The Incentive Effects of Property Taxes on Local Governments
This paper applies the ideas of Brennan and Buchanan (1977, 1978, 1980) to local property taxes. When local governments maximize their revenues, property taxes provide incentives for adequate amenity provision. Local amenity provision determines property values which then determine local tax revenues. As long as the demand for housing is inelastic, property-taxes will provide stronger incentives for local governments than lump-sum taxes. As current property values reflect expectations about future amenity levels, property taxes create incentives for even the most myopic government to invest for the future. Local property taxes can also act to limit the incentives of localities to tax; there are cases where higher levels of local property taxes lead to lower overall tax burdens. These ideas are applied to the tax reform in the late 1970s; one reason that tax reform may have been so successful is that in a period where land prices are driven by many forces other than government amenities, property taxes lose their value as incentive devices.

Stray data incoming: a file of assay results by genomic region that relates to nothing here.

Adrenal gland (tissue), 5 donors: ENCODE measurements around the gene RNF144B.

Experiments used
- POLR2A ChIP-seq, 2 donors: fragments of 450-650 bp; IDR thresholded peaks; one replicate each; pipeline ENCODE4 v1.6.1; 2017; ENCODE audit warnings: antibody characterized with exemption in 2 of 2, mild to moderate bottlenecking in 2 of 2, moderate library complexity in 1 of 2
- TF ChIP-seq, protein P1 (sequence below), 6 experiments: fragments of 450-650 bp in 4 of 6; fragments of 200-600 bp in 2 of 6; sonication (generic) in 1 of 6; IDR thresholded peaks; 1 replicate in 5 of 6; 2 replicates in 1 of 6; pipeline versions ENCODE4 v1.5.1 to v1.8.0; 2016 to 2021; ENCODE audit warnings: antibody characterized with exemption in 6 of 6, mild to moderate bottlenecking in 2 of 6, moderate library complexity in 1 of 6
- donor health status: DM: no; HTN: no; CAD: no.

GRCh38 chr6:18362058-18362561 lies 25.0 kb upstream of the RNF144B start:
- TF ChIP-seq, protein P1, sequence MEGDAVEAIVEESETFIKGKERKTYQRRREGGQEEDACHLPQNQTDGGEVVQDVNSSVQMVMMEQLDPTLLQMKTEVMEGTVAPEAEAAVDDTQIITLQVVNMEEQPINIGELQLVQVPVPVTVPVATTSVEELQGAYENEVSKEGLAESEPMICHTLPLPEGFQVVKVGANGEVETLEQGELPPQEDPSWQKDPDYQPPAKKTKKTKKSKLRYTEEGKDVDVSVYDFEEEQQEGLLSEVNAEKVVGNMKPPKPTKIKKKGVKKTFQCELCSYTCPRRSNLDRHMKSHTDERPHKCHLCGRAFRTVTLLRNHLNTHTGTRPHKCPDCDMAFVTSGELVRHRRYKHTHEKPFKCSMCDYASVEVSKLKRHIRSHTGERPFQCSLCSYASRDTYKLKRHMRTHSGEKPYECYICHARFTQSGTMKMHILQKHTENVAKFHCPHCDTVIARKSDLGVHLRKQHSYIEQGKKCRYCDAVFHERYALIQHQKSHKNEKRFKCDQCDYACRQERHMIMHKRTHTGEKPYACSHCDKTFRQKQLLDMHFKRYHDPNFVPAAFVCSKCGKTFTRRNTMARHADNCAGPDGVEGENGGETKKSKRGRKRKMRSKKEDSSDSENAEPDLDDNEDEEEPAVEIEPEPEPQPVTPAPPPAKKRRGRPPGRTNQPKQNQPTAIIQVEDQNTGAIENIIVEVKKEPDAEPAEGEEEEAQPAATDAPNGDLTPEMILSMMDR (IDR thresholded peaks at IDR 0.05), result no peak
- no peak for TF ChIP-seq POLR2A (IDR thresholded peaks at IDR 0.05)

|Date of creation:||Jan 1995|
|Date of revision:|
|Publication status:||published as Public Choice, Vol. 89, nos. 1/2 (October 1996): pp. 93-111.|
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